Episode 93 – Jorge Valenzuela

93 - Jorge Valenzuela

Meet Jorge Valenzuela

JORGE VALENZUELA is a graduate teaching assistant and doctoral student at Old Dominion University and the lead coach at Lifelong Learning Defined. He is a national faculty member of PBL Works and a national teacher effectiveness coach for the Engineering by Design curriculum. His work is aimed at helping educators understand and implement computational thinking, computer science, STEM/STEAM, and project-based learning.

Jorge is also a national presenter, ISTE author, and frequent contributor to books, academic journals, how-to blogs, and webinars. He is the 2018 awardee of ISTE’s Computer Science Excellence Award and recipient of the Lynn Barrier Engineering Leadership Award for his contributions to STEM education in the Commonwealth of Virginia.

These days, Jorge balances a number of active roles in education. Besides teaching at Old Dominion University, he also teaches a computer science course for middle school students in Richmond, VA on the weekends. He’s working on his doctorate, he’s a coach, he speaks at institutions across the country, and he’s an author. Jorge is an active blogger and is currently working on his first book.

Learning to Let Educators Know, Like, and Trust His Work

Jorge recalls a period about eight or nine years ago when he worked as a curriculum specialist for a school division. At the time, he oversaw the area of STEM education, but although he had a lot of passions and ideas, he felt tentative about sharing those ideas with other professionals.

It was then that Chad Ratliff passed on a very important piece of advice: “No one cares how smart you are or if you have smart ideas. What they want to see is results. You should go on Twitter and social media and showcase what your students are actually doing.”

Jorge was slow to get started, but since receiving that advice he’s become adept at sharing the learning from his professional practice. As he’s shared bits of learning from his own practice, it’s made it easier for him to build credibility and help other educators understand what he’s all about.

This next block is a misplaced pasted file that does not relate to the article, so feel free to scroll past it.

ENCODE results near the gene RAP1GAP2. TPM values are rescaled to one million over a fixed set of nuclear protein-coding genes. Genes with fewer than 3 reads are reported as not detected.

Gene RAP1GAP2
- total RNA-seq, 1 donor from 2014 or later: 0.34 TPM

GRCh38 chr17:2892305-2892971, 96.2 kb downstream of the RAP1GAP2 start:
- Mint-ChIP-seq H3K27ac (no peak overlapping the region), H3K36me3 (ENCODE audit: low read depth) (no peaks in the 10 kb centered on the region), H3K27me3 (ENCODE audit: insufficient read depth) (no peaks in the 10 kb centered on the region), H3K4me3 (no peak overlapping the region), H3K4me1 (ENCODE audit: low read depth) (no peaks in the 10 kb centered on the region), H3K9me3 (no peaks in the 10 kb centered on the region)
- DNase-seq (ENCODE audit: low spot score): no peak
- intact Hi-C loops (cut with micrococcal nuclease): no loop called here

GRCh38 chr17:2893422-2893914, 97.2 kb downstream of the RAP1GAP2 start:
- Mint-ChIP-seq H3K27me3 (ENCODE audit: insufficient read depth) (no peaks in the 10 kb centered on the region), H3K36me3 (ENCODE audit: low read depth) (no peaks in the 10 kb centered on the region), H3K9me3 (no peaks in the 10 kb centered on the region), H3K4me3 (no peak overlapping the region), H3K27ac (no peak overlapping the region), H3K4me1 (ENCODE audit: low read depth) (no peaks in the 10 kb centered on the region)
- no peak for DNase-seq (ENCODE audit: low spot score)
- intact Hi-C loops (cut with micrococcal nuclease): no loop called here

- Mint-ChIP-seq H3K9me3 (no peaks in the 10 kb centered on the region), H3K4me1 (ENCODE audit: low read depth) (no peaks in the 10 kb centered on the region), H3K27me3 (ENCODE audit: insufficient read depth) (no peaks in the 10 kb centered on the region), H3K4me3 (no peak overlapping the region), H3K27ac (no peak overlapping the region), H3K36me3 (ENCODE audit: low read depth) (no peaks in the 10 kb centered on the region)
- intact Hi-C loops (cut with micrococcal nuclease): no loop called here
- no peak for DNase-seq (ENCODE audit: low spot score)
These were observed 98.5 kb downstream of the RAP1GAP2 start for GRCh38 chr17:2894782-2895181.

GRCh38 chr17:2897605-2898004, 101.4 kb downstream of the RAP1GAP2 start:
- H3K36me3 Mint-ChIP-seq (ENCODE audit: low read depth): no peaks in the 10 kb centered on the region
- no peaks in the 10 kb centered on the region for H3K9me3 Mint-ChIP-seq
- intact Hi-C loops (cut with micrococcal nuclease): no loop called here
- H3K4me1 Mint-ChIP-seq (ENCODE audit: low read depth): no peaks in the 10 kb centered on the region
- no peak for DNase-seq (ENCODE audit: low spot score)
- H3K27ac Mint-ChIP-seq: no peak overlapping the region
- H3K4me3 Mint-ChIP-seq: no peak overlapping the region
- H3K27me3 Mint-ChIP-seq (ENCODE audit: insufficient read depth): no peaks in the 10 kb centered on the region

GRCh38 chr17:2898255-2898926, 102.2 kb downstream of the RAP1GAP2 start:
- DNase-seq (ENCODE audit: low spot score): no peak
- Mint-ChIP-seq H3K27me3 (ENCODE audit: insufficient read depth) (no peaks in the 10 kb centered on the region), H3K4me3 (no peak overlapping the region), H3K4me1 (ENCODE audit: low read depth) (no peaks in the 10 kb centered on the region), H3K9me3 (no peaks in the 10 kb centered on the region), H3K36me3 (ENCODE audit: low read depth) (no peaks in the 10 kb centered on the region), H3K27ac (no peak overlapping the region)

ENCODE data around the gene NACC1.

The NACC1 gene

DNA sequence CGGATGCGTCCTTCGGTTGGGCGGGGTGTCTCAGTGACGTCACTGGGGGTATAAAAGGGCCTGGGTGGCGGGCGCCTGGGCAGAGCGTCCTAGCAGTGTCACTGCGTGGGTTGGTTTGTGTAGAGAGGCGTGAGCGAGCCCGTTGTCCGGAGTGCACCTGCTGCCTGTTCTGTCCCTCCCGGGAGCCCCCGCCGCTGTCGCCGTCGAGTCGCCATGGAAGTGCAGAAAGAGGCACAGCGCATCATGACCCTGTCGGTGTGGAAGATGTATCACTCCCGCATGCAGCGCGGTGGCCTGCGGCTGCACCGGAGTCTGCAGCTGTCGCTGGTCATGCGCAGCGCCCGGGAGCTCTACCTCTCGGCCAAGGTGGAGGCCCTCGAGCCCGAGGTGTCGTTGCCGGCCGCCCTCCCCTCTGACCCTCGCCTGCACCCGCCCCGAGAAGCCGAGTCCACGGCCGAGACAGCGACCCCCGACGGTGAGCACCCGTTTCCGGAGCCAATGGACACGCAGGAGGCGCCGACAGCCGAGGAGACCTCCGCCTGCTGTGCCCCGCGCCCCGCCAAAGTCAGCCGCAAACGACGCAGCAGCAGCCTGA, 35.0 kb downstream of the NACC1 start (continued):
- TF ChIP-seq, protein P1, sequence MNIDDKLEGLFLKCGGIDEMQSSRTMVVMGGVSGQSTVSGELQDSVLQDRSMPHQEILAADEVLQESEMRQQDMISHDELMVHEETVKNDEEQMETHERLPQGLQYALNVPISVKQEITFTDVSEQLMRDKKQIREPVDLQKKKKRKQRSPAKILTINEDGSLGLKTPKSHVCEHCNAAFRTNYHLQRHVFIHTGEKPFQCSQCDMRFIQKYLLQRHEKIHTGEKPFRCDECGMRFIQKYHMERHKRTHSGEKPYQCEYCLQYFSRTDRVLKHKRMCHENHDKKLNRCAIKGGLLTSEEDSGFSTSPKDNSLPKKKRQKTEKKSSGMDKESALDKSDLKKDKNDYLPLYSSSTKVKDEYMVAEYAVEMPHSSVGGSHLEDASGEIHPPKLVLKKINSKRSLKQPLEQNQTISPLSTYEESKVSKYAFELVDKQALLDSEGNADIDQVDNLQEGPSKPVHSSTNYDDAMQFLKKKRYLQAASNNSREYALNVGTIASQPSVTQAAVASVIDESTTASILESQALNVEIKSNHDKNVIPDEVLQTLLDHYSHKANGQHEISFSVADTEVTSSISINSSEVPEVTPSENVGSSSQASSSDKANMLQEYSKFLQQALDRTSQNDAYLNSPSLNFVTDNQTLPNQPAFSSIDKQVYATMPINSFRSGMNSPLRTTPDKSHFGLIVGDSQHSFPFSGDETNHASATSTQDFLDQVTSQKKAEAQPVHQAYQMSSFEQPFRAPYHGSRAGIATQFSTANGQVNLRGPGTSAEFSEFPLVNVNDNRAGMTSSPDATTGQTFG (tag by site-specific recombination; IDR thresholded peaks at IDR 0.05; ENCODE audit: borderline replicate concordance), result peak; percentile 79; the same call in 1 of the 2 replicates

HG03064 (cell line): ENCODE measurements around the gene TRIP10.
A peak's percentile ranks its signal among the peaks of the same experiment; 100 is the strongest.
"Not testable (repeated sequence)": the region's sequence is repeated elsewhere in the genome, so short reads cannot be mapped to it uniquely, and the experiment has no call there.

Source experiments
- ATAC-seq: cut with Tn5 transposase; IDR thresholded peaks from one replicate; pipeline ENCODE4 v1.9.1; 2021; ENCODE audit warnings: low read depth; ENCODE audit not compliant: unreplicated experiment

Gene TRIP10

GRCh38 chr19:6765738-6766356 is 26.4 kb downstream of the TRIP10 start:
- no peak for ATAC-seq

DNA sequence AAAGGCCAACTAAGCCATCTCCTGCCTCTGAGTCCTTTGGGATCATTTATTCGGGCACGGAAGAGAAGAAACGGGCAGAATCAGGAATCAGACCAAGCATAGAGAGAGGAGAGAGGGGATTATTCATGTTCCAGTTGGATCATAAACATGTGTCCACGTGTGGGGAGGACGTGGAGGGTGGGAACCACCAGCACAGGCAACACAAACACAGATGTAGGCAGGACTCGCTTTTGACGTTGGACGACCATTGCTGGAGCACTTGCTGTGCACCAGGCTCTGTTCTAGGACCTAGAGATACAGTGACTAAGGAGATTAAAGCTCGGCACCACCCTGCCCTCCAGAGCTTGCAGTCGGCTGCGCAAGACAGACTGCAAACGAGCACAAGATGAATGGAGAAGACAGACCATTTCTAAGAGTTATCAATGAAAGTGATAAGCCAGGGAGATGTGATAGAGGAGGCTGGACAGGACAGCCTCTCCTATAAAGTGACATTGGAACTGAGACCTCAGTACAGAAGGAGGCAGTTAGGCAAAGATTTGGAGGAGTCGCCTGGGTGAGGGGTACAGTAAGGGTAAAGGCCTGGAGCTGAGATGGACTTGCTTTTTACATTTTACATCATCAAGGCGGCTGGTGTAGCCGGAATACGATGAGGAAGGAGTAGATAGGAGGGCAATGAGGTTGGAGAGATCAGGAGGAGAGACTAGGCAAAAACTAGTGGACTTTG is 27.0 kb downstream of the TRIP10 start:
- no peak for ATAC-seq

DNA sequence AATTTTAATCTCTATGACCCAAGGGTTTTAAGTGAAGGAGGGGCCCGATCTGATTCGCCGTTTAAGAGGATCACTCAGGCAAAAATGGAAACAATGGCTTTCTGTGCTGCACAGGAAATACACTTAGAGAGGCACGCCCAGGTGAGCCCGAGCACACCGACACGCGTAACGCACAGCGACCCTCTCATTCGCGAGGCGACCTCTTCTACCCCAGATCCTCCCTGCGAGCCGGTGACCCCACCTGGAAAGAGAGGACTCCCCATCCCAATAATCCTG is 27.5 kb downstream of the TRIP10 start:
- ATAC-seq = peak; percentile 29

PBL Advice

When it comes to project-based learning, Jorge calls us to remember first and foremost that PBL is simply an instructional approach. It’s another way to teach.

To get started, he advises looking at learning activities that are already happening in our classrooms – particularly experiential, hands-on, minds-on learning. By starting with the  knowledge and experience in a familiar content area, we’ll feel better positioned to gradually move towards a multi-disciplinary, PBL approach.

From there, look at resources like PBL Works or other stories that are being shared by successful PBL educators by way of blogs, articles, and videos to gain some tried and true inspiration. The resources at PBL Works are based on two frameworks: the project design elements and the project-based teaching practices (the what and the how). Both are helpful.

He quotes Tony Robbins as saying that “repetition is the mother of skill.” We have to get started to get better. 

What’s Setting Jorge on 🔥 in Education Today

Fred Rogers said that “The most important people in the lives of students are parents and teachers. Therefore, the most important people in the world are parents and teachers.”

Today, with modern families looking different and certainly busier than they were twenty years ago, the role of the teacher is more critical than ever. That being the case, let’s strive to make our classrooms as enjoyable, meaningful, and relevant as possible. 

The Place of Computer Science in Education